Integrity

  • squares - Situational Behavior

    The squares psychometric tool measures the probability of counterproductive behaviour in a work context. Thanks to an innovative item format squares is very agreeable, intuitive to understand and easy to complete.

Creativity

Reference reading: all about ability testing

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Birney, D. P., Halford, G. S., & Andrews, G. (2006). Measuring the Influence of Complexity on Relational Reasoning. The Development of the Latin Square Task. Educational and Psychological Measurement, 66(1), 146-171.

Carroll, J. B. (1993). Human cognitive abilities: A survey of factor-analytic studies. Cambridge, New York: Cambridge University Press.

Cattell, R. B. (1963). Theory of fluid and crystallized intelligence: A critical experiment. Journal of Educational Psychology, 54(1), 1–22. doi:10.1037/h0046743 

Gardner, H. (1983). Frames of Mind: The Theory of Multiple Intelligences. New York, NY: Basic Books.

Guilford, J. P. (1967). The nature of human intelligence. New York: McGraw-Hill.

Halford, G. S., Wilson, W. H., & Phillips, S. (1998). Processing capacity defined by relational complexity: Implications for comparative, developmental, and cognitive psychology. Behavioral and Brain Sciences, 21, 803-831.

Horn, J. L., & Cattell, R. B. (1966). Refinement and test of the theory of fluid and crystallized general intelligences. Journal of Educational Psychology, 57(5), 253–270. doi:10.1037/h0023816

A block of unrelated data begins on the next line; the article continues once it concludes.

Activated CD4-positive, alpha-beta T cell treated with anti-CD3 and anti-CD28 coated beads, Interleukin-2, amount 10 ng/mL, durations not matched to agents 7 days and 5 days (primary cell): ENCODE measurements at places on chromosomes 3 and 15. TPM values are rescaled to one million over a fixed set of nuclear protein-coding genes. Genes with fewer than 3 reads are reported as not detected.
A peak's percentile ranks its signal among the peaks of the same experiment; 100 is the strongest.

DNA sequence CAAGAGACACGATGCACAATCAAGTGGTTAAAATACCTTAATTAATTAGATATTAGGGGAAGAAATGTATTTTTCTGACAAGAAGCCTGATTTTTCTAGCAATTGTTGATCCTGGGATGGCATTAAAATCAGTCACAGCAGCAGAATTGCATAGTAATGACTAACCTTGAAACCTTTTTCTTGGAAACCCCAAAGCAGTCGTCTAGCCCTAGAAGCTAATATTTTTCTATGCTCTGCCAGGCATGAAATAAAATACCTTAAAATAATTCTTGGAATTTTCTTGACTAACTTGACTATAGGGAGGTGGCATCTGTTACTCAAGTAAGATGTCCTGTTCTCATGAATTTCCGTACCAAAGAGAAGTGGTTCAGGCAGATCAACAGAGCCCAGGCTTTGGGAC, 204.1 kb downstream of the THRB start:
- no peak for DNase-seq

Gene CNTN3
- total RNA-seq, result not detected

Hornke, L. F., Küppers, A., & Etzel, S. (2000). Konstruktion und Evaluation eines adaptiven Matrizentests. Diagnostica, 46(4), 182–188. doi:10.1026//0012-1924.46.4.182 

Jäger, A. O. (1984). Intelligenzstrukturforschung: Konkurrierende Modelle, neue Entwicklungen, Perspektiven [Research on intelligence structure: Competing models, new developments, perspectives]. Psychologische Rundschau, 35, 21–35.

Jäger, A. O., Süß, H.-M., & Beauducel, A. (1997). Berliner-Intelligenz-Struktur-Test: BIS-Test, Form 4 [Berlin-intelligence-structure-test: BIS-test form 4]. Göttingen: Hogrefe.

Kersting, M., Althoff, K., & Jäger, A. O. (2008). Wilde-Intelligenz-Test 2. Göttingen: Hogrefe.

Liepmann, D., Beauducel, A., Brocke, B., & Amthauer, R. (2007). Intelligenz-Struktur-Test 2000 R. [Manual] (2nd ed.). Göttingen: Hogrefe.

McGrew, K. S. (2009). CHC theory and the human cognitive abilities project: Standing on the shoulders of the giants of psychometric intelligence research. Intelligence, 37(1), 1–10.

Raven, J., Raven, J. C., & Court, J. H. (2003). Manual for Raven's Progressive Matrices and Vocabulary Scales. San Antonio, TX: Harcourt Assessment.

Spearman, C. (1904). “General Intelligence,” Objectively Determined and Measured. The American Journal of Psychology, 15(2), 201–292. doi:10.2307/1412107 

Sternberg, R. J. (1985). Beyond IQ: A Triarchic Theory of Intelligence. Cambridge: Cambridge University Press.

Thurstone, L. L. (1938). Primary mental abilities. Chicago: University of Chicago Press.

Wechsler, D. (1939). The Measurement of Adult Intelligence. Baltimore, MD: Williams & Witkins.

Wechsler, D., Coalson, D. L., & Raiford, S. E. (2008). Wechsler Adult Intelligence Scale—Fourth Edition (WAIS IV). San Antonio, TX: Pearson.

Woodcock, R. W., McGrew, K. S., & Mather, N. (2001). Woodcock-Johnson III. Itasca, IL: Riverside Publishing.